Born in Bethlehelm, hairstylist came to U.S. to do what he loved
CHAMPAIGN – This is Christmas Eve, time for a story about Bethlehem. Not about a carpenter's son who grew up to be the Messiah, but an engineer's son who grew up to be a hair designer.
Fuad Handal was born in Bethlehem in May 1955. At that time, the city was part of Jordan.
"It was a great, nice, holy city" with a population between 10,000 and 20,000, Handal recalled. Most of the inhabitants then were Catholic, he said, and he went to the Catholic school associated with the Church of the Nativity – the church where his father was a server for Mass for 50 years.
Virtually all the men in Handal's family, including his father, were mechanical and electrical engineers.
"When I told them I wanted to be a hairdresser, they about died," Handal said.
His younger brother had died, and in an effort to keep 16-year-old Fuad at home, the family put him to work at the olivewood factory they owned. There he was in charge of the factory's eight employees, and he did finishing work on the faces and hair of Nativity figurines produced by the factory.
But Handal wasn't satisfied. He still wanted to be a hairdresser. Only his father supported him when he said he wanted to leave, he said.
After about a year at the olivewood factory, Handal went to Amman, Jordan, where his mother's father arranged for him to work for George Asfour at one of the city's top salons.
"He was the meanest boss on Earth," Handal said.
At least, that's how it seemed to the young man eager to learn hairstyling. Asfour made him sit and watch for the first two weeks.
"He thought I'd get bored and leave," Handal said.
After two weeks, Handal was finally given an assignment: sweeping the floors. But in time, he was allowed to cut and style hair.
Handal stayed in Amman about a year, traveling to Paris and Munich to sit in salons and observe top stylists at work. He then visited his sister in Kuwait and barbered there for a year.
In 1977, Handal returned to Jordan and considered opening a salon in Amman with a friend.
But those plans were derailed by a chance to go to the United States. Handal's uncles had lived in the United States since the 1950s, and when they came to visit in 1963, it became 8-year-old Fuad's dream to go there someday.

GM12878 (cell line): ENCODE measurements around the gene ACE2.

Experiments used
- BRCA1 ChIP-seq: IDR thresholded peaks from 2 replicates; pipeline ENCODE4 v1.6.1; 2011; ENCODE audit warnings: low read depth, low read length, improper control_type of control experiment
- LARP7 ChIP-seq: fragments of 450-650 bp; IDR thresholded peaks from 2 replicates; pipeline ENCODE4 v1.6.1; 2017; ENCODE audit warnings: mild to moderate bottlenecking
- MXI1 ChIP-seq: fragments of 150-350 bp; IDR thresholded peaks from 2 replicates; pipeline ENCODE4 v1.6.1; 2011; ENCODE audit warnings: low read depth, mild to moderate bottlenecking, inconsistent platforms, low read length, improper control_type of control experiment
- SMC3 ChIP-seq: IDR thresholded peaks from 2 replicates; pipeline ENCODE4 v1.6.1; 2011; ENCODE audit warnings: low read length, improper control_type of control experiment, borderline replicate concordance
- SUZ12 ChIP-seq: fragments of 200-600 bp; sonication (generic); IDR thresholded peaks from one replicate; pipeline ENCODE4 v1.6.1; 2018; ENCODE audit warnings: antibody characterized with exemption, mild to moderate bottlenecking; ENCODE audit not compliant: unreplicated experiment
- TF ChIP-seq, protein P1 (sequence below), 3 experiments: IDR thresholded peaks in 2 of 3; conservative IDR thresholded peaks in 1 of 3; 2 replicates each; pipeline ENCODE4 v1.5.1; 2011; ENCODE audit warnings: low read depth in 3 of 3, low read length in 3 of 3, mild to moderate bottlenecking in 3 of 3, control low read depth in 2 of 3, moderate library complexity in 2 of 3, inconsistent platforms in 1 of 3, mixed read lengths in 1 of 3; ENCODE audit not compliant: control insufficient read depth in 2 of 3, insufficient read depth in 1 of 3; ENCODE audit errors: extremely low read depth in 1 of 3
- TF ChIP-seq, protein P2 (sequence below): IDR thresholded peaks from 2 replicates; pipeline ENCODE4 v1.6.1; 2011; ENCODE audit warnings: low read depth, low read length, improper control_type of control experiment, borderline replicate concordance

In 1978, Handal's sister, Diana Youakim, was living in Champaign, and Handal "came to visit to see what was going on."
He said he "fell in love" with what he found. As he recalls it, he saw the University of Illinois Quad, thought "Oh my God, this is America!" – and quickly made plans to stay.
Handal enrolled in the Beau Monde School of Beauty and took business and psychology classes at Parkland College. He took continuing education courses at Pivot Point International in Chicago, where he was encouraged to travel internationally because he was multilingual.
But Handal said no. He was more interested in "learning about and experiencing the country I'm living in."
He worked for stylist Carlos Quintera for six months at his salon, then went to work for Hair Performers in Champaign's Johnstowne Centre for four years. His second year there, he started working with the John Amico hair products organization and went to its training center in Oak Forest every Sunday to train and be trained.
In 1983, Handal decided to open his own salon at Fifth and Green streets in Champaign. During the next seven years, he went to many shows and competitions, traveling and training for the Joico hair products organization.
In 1990, Handal decided he needed a bigger location with more parking, so he moved Fuad's Creative Hair Designs to its current location at 503 S. First St., C, a little farther from campus. He cut back on the number of shows he did, appearing mainly at the bigger shows in Chicago, but continued to present demonstrations for the Danville Hairdressers affiliate.
Today, Fuad's has seven stylists. The business was recognized in the October 2006 issue of New Ideas for Hairstyling magazine as a top salon – the only one in Illinois so mentioned. The inclusion was based on hair demonstrations put on by Handal and his "stage team" of Michael Steen and Robin Lumpe.
In the early 1980s, Handal's parents moved to the United States. His father died in 1995, but his mother, Helen Handal, lives in Urbana, and another sister, Widad Handal, lives in Champaign. A third sister, Lily Carmi, lives in the Washington, D.C., area.
Handal said people react positively when they hear he's from Bethlehem.
"They like it a lot. They tell me, 'You're one of a kind, you're really blessed, I'm happy to know you,'" he said. "They touch me as if they were going to get blessed."
But Handal doesn't have plans to return to Bethlehem. He last visited in 1998, and "it was not the same place. ... I felt like a foreigner there."
In 1967, Israel took possession of Bethlehem as a result of the Six-Day War, and in 1995 the city came under the control of the Palestinian Authority. Christians are no longer the majority there.
"Where your heart sits is home, and my heart sits here," Handal said.